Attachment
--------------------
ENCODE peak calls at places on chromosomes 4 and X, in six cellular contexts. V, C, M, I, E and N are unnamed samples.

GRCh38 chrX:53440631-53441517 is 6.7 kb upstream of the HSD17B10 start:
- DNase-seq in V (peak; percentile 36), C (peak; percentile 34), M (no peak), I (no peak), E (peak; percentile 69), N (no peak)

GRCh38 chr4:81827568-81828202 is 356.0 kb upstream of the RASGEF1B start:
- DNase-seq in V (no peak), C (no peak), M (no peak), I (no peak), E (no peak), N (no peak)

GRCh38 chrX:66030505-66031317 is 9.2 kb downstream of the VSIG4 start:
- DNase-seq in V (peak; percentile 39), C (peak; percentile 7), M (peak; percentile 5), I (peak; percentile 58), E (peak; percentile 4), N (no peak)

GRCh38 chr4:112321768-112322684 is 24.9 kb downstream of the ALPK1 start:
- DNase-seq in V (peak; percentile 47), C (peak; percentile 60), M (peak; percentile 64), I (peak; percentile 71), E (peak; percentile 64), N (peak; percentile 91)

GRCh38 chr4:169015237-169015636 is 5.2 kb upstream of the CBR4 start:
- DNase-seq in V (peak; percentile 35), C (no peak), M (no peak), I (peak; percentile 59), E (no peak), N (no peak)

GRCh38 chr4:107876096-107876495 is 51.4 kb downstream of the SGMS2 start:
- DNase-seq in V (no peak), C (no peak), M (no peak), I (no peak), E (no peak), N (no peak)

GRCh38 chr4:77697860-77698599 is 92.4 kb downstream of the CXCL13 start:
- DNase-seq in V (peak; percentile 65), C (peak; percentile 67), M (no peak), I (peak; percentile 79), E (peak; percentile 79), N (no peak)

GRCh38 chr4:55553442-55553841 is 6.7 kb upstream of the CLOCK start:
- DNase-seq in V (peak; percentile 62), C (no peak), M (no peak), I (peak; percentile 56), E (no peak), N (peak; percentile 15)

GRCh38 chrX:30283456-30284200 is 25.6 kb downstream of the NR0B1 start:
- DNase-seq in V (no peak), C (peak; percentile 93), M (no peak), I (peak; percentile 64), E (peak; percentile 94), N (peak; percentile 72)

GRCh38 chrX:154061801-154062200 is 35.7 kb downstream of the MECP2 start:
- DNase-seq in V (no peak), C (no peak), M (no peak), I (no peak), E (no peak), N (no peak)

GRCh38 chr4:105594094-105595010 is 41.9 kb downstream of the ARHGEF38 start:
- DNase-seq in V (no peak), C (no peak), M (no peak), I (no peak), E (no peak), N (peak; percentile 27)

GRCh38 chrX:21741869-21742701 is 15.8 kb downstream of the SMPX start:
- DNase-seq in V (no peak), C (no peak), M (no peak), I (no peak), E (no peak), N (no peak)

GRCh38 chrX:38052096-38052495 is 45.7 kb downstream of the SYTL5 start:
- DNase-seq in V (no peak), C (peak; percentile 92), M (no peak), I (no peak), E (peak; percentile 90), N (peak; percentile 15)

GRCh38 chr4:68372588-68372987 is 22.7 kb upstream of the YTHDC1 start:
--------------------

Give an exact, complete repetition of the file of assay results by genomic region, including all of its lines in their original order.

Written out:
ENCODE peak calls at places on chromosomes 4 and X, in six cellular contexts. V, C, M, I, E and N are unnamed samples.

GRCh38 chrX:53440631-53441517 is 6.7 kb upstream of the HSD17B10 start:
- DNase-seq in V (peak; percentile 36), C (peak; percentile 34), M (no peak), I (no peak), E (peak; percentile 69), N (no peak)

GRCh38 chr4:81827568-81828202 is 356.0 kb upstream of the RASGEF1B start:
- DNase-seq in V (no peak), C (no peak), M (no peak), I (no peak), E (no peak), N (no peak)

GRCh38 chrX:66030505-66031317 is 9.2 kb downstream of the VSIG4 start:
- DNase-seq in V (peak; percentile 39), C (peak; percentile 7), M (peak; percentile 5), I (peak; percentile 58), E (peak; percentile 4), N (no peak)

GRCh38 chr4:112321768-112322684 is 24.9 kb downstream of the ALPK1 start:
- DNase-seq in V (peak; percentile 47), C (peak; percentile 60), M (peak; percentile 64), I (peak; percentile 71), E (peak; percentile 64), N (peak; percentile 91)

GRCh38 chr4:169015237-169015636 is 5.2 kb upstream of the CBR4 start:
- DNase-seq in V (peak; percentile 35), C (no peak), M (no peak), I (peak; percentile 59), E (no peak), N (no peak)

GRCh38 chr4:107876096-107876495 is 51.4 kb downstream of the SGMS2 start:
- DNase-seq in V (no peak), C (no peak), M (no peak), I (no peak), E (no peak), N (no peak)

GRCh38 chr4:77697860-77698599 is 92.4 kb downstream of the CXCL13 start:
- DNase-seq in V (peak; percentile 65), C (peak; percentile 67), M (no peak), I (peak; percentile 79), E (peak; percentile 79), N (no peak)

GRCh38 chr4:55553442-55553841 is 6.7 kb upstream of the CLOCK start:
- DNase-seq in V (peak; percentile 62), C (no peak), M (no peak), I (peak; percentile 56), E (no peak), N (peak; percentile 15)

GRCh38 chrX:30283456-30284200 is 25.6 kb downstream of the NR0B1 start:
- DNase-seq in V (no peak), C (peak; percentile 93), M (no peak), I (peak; percentile 64), E (peak; percentile 94), N (peak; percentile 72)

GRCh38 chrX:154061801-154062200 is 35.7 kb downstream of the MECP2 start:
- DNase-seq in V (no peak), C (no peak), M (no peak), I (no peak), E (no peak), N (no peak)

GRCh38 chr4:105594094-105595010 is 41.9 kb downstream of the ARHGEF38 start:
- DNase-seq in V (no peak), C (no peak), M (no peak), I (no peak), E (no peak), N (peak; percentile 27)

GRCh38 chrX:21741869-21742701 is 15.8 kb downstream of the SMPX start:
- DNase-seq in V (no peak), C (no peak), M (no peak), I (no peak), E (no peak), N (no peak)

GRCh38 chrX:38052096-38052495 is 45.7 kb downstream of the SYTL5 start:
- DNase-seq in V (no peak), C (peak; percentile 92), M (no peak), I (no peak), E (peak; percentile 90), N (peak; percentile 15)

GRCh38 chr4:68372588-68372987 is 22.7 kb upstream of the YTHDC1 start: